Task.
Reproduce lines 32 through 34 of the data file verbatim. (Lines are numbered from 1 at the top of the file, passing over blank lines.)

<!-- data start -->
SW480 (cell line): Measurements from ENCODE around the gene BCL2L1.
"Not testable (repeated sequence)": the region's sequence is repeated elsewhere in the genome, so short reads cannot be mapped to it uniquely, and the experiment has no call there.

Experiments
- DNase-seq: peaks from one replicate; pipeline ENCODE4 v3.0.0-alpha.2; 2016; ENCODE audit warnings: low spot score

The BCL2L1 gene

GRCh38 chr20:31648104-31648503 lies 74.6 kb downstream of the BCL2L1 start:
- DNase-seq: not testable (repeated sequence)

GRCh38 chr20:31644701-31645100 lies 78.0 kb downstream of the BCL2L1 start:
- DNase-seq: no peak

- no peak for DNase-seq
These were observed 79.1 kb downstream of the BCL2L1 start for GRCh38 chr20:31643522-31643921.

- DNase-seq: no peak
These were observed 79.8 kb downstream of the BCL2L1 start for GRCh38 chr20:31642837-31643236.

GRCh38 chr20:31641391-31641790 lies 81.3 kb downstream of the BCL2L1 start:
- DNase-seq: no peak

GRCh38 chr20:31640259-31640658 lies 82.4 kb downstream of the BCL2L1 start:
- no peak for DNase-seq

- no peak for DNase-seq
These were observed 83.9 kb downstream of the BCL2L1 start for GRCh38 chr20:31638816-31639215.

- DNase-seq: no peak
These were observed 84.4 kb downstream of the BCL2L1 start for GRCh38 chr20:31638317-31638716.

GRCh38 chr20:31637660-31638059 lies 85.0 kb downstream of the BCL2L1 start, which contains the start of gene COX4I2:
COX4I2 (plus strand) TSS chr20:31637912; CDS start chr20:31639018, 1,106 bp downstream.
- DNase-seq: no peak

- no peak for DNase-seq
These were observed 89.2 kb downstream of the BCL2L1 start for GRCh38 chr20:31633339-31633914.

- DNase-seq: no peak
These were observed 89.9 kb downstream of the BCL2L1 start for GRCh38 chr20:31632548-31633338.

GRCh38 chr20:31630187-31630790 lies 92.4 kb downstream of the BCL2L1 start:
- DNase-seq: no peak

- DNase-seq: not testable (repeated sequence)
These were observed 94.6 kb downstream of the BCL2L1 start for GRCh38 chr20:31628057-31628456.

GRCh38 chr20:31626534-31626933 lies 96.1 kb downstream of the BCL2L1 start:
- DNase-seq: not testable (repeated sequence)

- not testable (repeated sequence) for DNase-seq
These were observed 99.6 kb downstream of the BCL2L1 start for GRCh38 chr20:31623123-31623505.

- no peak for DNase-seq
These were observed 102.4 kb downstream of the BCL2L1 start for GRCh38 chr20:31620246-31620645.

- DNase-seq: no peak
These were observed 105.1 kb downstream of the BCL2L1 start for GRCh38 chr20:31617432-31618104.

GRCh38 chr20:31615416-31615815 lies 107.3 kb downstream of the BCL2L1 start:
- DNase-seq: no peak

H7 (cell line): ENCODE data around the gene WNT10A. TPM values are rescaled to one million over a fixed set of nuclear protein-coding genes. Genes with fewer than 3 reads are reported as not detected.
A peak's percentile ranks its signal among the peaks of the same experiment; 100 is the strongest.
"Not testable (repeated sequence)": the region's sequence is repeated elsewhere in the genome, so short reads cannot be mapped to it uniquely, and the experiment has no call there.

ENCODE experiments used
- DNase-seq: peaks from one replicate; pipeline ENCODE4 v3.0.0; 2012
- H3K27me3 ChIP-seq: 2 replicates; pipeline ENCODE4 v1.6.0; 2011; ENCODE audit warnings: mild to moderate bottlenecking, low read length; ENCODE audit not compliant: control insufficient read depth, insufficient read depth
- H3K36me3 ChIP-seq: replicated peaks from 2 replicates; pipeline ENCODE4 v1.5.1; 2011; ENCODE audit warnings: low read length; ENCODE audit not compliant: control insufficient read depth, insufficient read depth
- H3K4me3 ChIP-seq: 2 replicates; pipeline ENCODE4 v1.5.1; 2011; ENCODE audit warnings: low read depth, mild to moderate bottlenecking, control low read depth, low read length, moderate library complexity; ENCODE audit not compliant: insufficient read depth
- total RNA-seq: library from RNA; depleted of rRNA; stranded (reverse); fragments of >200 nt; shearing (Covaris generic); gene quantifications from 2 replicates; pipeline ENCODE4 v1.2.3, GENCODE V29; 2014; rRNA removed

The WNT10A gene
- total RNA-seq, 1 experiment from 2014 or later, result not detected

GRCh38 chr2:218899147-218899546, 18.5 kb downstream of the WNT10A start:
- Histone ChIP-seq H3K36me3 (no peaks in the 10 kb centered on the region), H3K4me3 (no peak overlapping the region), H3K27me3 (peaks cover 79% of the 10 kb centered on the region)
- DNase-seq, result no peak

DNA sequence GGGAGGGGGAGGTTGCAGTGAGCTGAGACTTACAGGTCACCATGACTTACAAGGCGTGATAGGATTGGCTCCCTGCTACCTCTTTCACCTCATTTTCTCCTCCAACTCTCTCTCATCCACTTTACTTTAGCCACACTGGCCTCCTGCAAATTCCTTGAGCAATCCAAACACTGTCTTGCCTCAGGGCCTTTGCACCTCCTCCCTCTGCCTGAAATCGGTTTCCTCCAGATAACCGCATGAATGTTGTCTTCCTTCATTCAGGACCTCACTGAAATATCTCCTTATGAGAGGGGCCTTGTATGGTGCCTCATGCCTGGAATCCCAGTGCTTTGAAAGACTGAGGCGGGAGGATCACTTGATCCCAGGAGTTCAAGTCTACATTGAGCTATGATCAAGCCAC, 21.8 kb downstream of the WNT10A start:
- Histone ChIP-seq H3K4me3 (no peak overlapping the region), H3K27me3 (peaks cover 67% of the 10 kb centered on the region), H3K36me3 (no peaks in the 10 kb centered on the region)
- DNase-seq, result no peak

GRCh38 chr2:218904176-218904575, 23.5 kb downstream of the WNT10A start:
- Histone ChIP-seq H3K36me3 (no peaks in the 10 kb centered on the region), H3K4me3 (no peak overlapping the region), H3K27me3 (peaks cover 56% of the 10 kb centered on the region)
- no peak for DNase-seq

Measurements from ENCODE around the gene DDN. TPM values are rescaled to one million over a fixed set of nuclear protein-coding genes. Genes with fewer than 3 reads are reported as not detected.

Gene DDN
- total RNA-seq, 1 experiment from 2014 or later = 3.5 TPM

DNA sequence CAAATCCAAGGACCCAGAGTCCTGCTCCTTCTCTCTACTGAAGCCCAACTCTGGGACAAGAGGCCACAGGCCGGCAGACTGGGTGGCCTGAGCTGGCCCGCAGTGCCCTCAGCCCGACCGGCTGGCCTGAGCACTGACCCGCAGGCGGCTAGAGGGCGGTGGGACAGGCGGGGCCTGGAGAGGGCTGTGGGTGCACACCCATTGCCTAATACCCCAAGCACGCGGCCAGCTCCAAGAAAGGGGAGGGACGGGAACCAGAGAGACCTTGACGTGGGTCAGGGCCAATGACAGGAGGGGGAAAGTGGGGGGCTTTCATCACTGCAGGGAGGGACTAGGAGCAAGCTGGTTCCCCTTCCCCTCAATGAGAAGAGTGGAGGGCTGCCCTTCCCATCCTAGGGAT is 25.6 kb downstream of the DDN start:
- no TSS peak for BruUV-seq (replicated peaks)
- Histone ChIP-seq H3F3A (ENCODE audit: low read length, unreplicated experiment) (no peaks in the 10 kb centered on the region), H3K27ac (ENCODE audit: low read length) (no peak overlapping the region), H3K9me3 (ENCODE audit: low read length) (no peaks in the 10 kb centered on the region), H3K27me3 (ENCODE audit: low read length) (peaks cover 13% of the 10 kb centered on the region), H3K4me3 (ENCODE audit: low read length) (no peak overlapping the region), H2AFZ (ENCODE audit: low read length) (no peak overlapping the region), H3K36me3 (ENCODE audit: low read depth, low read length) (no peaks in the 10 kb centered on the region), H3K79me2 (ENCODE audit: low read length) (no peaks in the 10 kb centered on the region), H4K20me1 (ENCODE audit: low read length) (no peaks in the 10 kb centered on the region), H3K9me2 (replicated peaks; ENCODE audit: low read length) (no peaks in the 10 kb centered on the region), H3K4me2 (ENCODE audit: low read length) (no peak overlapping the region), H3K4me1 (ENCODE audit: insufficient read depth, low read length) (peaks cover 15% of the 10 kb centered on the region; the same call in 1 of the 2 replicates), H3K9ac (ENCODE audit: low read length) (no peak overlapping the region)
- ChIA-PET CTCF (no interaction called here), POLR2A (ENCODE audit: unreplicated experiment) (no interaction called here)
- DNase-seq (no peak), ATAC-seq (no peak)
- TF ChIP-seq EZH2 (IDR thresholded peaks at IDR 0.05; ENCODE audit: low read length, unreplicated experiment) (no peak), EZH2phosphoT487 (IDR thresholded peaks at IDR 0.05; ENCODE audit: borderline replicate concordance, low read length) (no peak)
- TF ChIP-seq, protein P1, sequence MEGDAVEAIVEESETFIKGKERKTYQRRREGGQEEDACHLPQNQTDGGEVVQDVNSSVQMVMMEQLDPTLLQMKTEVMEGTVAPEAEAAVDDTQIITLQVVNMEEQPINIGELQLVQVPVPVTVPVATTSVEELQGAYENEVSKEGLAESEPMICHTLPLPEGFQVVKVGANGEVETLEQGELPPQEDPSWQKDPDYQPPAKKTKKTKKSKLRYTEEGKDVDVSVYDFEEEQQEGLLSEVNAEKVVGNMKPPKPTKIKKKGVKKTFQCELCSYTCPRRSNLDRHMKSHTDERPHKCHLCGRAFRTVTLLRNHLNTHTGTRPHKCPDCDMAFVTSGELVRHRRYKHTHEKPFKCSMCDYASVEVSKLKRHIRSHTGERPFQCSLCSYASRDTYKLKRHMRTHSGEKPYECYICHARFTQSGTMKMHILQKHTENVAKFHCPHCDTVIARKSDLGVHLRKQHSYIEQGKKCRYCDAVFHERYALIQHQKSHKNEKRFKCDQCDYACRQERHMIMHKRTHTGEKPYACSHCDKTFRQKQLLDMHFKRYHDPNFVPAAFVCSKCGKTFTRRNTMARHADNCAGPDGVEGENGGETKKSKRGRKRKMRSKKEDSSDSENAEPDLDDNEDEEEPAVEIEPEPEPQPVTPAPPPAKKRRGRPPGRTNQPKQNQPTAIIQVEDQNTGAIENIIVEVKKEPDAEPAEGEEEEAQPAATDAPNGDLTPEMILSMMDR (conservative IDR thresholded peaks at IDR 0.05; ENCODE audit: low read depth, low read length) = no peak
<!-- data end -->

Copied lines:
These were observed 94.6 kb downstream of the BCL2L1 start for GRCh38 chr20:31628057-31628456.

GRCh38 chr20:31626534-31626933 lies 96.1 kb downstream of the BCL2L1 start:
- DNase-seq: not testable (repeated sequence)